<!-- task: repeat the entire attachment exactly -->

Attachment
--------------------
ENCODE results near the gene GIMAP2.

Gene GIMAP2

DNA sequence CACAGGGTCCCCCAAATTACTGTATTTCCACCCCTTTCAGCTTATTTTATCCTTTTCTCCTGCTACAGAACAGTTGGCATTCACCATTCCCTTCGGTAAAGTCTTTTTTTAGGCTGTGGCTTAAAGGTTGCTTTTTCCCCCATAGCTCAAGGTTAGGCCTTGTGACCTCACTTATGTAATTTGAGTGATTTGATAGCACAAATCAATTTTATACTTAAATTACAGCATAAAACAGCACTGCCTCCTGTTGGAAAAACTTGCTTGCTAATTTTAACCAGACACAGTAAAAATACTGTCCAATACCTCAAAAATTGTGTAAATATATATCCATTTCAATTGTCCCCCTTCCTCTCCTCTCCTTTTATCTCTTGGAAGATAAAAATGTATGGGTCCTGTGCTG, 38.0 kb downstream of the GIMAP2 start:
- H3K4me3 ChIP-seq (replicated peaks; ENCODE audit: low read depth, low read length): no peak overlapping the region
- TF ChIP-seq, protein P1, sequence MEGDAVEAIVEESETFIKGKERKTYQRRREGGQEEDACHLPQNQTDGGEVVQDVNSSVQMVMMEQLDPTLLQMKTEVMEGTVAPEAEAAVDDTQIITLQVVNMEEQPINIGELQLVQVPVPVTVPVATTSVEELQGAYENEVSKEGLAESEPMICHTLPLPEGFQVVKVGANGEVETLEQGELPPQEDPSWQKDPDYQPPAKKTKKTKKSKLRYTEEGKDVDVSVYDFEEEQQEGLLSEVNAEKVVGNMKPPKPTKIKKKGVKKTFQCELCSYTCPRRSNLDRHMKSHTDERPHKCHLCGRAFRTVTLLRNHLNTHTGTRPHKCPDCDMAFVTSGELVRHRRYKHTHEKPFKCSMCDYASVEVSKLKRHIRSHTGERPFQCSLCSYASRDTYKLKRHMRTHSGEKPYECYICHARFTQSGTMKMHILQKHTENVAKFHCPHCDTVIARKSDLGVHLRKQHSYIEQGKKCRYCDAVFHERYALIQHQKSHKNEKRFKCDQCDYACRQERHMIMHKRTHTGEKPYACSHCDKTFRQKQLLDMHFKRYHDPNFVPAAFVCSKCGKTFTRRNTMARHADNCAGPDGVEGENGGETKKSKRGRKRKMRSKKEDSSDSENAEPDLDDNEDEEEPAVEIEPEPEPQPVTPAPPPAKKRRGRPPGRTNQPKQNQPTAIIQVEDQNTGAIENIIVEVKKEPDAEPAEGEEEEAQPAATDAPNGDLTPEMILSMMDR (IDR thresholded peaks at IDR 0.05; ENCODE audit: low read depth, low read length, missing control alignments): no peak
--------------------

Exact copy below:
ENCODE results near the gene GIMAP2.

Gene GIMAP2

DNA sequence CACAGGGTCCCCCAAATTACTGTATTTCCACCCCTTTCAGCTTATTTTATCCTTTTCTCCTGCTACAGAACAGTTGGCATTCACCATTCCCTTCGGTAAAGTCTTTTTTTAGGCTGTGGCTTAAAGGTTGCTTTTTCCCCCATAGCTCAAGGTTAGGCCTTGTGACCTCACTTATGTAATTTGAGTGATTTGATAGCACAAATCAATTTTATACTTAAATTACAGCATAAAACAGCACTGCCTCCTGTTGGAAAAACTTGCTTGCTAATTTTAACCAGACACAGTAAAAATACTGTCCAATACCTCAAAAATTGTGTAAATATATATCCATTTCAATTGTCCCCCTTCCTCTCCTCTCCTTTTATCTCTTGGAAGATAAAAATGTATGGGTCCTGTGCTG, 38.0 kb downstream of the GIMAP2 start:
- H3K4me3 ChIP-seq (replicated peaks; ENCODE audit: low read depth, low read length): no peak overlapping the region
- TF ChIP-seq, protein P1, sequence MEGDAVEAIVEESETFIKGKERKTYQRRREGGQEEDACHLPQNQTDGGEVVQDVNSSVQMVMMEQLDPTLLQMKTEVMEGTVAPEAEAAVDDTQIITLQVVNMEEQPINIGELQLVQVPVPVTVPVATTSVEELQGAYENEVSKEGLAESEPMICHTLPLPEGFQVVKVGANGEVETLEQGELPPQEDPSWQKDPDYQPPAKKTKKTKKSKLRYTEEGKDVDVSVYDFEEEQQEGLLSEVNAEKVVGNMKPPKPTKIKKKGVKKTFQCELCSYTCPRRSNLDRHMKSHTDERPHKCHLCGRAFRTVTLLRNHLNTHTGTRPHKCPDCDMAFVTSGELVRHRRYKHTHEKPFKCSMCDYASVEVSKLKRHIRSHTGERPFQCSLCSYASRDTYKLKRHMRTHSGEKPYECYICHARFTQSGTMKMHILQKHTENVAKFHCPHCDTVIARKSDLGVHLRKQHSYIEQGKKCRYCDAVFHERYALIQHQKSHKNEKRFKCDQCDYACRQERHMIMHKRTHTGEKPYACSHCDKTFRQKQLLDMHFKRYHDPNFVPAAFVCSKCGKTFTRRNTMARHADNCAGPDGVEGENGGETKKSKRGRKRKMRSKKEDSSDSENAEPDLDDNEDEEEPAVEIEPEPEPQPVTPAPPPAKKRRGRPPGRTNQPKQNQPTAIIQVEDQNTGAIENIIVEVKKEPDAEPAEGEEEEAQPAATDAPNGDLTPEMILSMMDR (IDR thresholded peaks at IDR 0.05; ENCODE audit: low read depth, low read length, missing control alignments): no peak